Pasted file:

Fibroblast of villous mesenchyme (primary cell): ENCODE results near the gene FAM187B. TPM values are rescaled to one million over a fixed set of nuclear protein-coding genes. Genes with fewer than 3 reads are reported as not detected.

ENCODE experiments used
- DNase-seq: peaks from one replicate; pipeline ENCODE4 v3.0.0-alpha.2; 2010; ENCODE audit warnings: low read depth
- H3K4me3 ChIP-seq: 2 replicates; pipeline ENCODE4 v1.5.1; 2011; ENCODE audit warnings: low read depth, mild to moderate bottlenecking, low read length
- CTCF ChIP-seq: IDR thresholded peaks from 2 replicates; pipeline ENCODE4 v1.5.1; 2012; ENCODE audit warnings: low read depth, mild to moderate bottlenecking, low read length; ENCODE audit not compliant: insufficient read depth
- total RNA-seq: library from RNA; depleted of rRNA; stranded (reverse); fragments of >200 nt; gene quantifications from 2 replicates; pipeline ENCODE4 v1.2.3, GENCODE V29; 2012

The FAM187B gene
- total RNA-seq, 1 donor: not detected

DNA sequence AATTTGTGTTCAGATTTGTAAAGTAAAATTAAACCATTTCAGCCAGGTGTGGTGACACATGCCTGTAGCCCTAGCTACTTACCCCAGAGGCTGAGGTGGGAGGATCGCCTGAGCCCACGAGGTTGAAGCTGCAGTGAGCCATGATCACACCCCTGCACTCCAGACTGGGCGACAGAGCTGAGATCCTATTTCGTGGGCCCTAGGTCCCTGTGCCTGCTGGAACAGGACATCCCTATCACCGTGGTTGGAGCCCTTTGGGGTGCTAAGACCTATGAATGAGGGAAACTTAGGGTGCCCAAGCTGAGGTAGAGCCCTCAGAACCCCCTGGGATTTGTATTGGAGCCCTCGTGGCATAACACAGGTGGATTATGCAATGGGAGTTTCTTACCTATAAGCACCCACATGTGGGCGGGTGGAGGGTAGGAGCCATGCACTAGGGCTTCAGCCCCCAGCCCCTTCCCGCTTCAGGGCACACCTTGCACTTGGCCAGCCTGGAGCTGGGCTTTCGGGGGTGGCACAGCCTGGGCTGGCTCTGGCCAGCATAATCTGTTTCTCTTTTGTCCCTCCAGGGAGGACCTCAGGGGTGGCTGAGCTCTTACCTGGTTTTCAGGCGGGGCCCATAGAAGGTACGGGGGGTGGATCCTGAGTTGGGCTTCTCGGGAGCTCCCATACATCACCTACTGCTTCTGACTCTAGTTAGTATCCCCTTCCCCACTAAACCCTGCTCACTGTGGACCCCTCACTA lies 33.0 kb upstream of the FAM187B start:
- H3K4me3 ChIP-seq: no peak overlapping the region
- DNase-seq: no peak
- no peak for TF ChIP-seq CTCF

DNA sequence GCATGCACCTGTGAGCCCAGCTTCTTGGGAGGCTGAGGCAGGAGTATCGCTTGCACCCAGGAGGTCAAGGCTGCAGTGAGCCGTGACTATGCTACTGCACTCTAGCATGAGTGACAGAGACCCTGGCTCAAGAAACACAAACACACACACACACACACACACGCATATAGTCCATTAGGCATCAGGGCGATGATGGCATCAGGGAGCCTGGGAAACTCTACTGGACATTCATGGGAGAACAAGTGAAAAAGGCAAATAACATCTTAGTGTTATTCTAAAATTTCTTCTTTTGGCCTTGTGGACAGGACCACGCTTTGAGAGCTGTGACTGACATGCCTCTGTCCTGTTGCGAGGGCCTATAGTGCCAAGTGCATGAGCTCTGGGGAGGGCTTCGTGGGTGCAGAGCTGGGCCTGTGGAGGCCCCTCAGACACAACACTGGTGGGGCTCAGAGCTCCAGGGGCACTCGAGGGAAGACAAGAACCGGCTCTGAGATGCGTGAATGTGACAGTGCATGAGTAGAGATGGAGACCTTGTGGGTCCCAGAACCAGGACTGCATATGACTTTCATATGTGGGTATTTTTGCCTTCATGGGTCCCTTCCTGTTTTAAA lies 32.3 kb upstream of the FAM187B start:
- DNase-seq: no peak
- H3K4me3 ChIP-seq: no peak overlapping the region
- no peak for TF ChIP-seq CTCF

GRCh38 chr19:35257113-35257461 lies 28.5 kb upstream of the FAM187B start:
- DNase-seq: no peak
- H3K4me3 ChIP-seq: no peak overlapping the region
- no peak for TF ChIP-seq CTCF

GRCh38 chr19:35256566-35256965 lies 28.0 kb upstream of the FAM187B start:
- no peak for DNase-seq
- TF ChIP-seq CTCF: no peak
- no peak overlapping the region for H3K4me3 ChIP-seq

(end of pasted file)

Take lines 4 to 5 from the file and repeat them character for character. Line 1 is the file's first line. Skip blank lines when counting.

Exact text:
- H3K4me3 ChIP-seq: 2 replicates; pipeline ENCODE4 v1.5.1; 2011; ENCODE audit warnings: low read depth, mild to moderate bottlenecking, low read length
- CTCF ChIP-seq: IDR thresholded peaks from 2 replicates; pipeline ENCODE4 v1.5.1; 2012; ENCODE audit warnings: low read depth, mild to moderate bottlenecking, low read length; ENCODE audit not compliant: insufficient read depth